Samitri Samarco & Vales Use Of The Failed Fundao Tailings Dam

Brazilian Paper Estadao reported on December 8th that Vale’s use  of the failed Fundao has been at least 28% of total and that there is no legal basis for this use.  This article  follows up on long standing and widespread reports that Vale, a 50% owner of Samarco, had been using the failed Fundao for its own tailings.   After first denying any deposition there, Vale later acknowledged that they had contributed “at most 5% of total ” under a contractual agreement wih Samarco. The December 8th Estadao account  reveals that the contractual agreement cited is actually with Samitri, original owner of  the rights at Germano.  The cited date of that agreement predates the design and construction of the Fundao by many years. (Best data suggest the Fundao first received any tailings c. 2009)

It is not clear whether Vale’s July 2014 transfer of mining rights in two mines at its Alegria Complex to Samarco ( and BHP’s transfer of other interests to JV partner figure into the initial  and persistent report that Vale had been transferring “large volumes of tailings” to the Fundao.  Th e language used by Vale  in responding to these charges  of shared use of the Fundao   is less than clear and neither Samarco nor Vale has offered historical records in support of public statements.

Vale has acknowledged that its use of the Fundao accounts for  about 5% of all tailings there as of the date of failure. BHP.,Vale & Samarco all consistently state ( again with no supporting actual records) that the total content of the Fundao was 52 million cubic meters at failure. ( More recent data reported at Folha on December 12 puts that at 55 million ) That would put Vale’s total contribution over the 6 year life of the Fundao at 2.6 -2.8 cubic million cubic meters.

The5, not disputed by Vale, is  an interesting an important revelation for many reasons from a risk management, liability point of view, the point of view from which we have been researching and analyzing this largest ever tailings failure in recorded history.

(1)   The legal design approval and use of a tailings dam is pursuant to a permit which would customarily stipulate/assume complete management control by the permit holder.  Rate of deposition, rate of dam raise, means and methods of deposition, and profile  of  deposited tailings are all critical to dam stability, especially in an upstream dam, the type of construction at the Fundao.

(2) Unless specifically referenced in the permit or any subsequent amendments, no external or prior agreement can modify or over ride any provisions of the permit.   Did the permit allow Vale’s use and under what terms and conditions?  Did the design plan for an accommodate both Samarco’s and Vale’s planned use?

(3)  How was the actual deposition of Vale’s tailings managed to account for volume, characteristics of materials deposition, and placement in accordance with design guidelines.?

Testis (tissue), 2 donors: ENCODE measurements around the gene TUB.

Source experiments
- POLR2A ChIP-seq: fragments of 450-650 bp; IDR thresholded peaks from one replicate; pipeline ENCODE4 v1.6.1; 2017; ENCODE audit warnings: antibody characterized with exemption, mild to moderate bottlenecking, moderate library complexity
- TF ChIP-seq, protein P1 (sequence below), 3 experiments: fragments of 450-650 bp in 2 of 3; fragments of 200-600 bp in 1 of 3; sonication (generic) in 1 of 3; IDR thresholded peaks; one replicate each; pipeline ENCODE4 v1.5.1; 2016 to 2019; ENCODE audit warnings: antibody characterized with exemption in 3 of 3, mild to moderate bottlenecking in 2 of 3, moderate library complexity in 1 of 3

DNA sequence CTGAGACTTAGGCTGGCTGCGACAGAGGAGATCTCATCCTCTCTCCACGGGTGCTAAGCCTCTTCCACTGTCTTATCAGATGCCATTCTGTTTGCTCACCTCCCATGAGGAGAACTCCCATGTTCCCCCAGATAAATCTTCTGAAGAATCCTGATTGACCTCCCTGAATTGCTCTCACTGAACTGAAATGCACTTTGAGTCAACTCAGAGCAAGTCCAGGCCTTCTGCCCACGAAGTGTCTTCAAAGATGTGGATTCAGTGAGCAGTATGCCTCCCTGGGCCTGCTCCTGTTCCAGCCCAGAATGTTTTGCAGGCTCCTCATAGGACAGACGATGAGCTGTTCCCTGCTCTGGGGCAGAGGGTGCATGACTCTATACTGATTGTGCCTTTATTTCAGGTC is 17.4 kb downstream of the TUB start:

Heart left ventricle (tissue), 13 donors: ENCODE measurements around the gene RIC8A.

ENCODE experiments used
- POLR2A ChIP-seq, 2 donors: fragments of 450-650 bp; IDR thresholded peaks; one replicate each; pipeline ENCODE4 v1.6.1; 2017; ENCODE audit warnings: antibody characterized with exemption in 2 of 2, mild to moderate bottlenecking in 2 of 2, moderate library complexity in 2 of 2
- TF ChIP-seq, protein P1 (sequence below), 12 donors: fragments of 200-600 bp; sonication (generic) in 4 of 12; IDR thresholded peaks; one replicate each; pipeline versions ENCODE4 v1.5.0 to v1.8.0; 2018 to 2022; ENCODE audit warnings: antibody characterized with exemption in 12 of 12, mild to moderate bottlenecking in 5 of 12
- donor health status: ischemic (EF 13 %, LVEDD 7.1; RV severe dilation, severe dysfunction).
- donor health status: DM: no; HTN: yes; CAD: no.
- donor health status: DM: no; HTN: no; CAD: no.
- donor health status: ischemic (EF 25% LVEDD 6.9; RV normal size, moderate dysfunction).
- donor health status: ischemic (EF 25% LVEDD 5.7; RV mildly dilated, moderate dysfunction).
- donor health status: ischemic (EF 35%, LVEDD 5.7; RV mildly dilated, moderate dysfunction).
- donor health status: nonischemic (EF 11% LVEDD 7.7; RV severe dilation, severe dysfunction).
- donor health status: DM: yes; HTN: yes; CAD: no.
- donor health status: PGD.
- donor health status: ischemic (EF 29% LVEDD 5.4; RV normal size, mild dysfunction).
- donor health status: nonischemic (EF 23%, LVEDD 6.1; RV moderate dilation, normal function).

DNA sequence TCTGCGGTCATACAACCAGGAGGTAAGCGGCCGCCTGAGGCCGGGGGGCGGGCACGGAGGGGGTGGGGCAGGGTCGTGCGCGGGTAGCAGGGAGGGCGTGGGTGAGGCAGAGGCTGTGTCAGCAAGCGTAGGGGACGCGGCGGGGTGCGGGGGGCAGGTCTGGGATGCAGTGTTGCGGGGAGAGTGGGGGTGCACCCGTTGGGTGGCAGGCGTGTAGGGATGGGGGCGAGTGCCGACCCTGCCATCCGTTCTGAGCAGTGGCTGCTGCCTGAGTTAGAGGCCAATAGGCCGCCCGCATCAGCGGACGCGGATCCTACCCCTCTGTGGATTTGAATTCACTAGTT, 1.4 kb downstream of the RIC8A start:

(4)  Did the permit for the Fundao make any stipulations viz compliance with all guidance on Fundao’s design?

(5) A contract can’t  supersede or contradict law.  subsequent changes in law or regulation would nullify any contracts or agreements unless the law foolishly. as most do, applies only to permits issued after the effective date of the new law (ie grandfathers all  already permitted mines)

(6) This makes Vale presumptively co responsible for the failure at the Fundao. notwithstanding any language between Vale and Samarco stipulating that Samarco is solely responsible.

Samitri Samarco Vale  BHP

Samarco was effectively created out of a 1973 joint venture agreement with Samitri ,original leaseholder which traded a $ 600 million   investment by Samitri for Samarco’s promise that proceeds would build a transporation export system that would make Samitri product deliverable to USA markets. Samitri sued Samarco for fraud alleging that Samacro never intended to create access to U.S. Markets and, in fact, hadn’t accomplished that. Samitri sued Samarco for fraud alleging that Samacro never intended to create access to U.S. Markets and, in fact, hadn’t accomplished that.

Under the agreement Samitri was guarantor of all Samarco’s debts and liabilities, allowing Samarco to seek capital in its own name for the project the two planned.

Pursuant to the original Shareholders’ Agreement, the parties executed a number of so-called stock purchase agreements under which Samitri and the Defendants together purchased a total of approximately $400,000,000 of securities in Samarco (the “Stock Purchase Agreements”). On August 16, 1979, the parties executed an agreement whereby Samitri and the Defendants agreed to guaranty Samarco’s debts and liabilities (the “1979 Guaranty Agreement”). And on July 23, 1982, the parties consented to an additional agreement under which Samitri and the Defendants were required to purchase even more securities in Samarco (the “1982 Memorandum of Agreement”). These agreements entered into after 1974 are collectively referred to by the parties as the “Post-1974 Agreements.”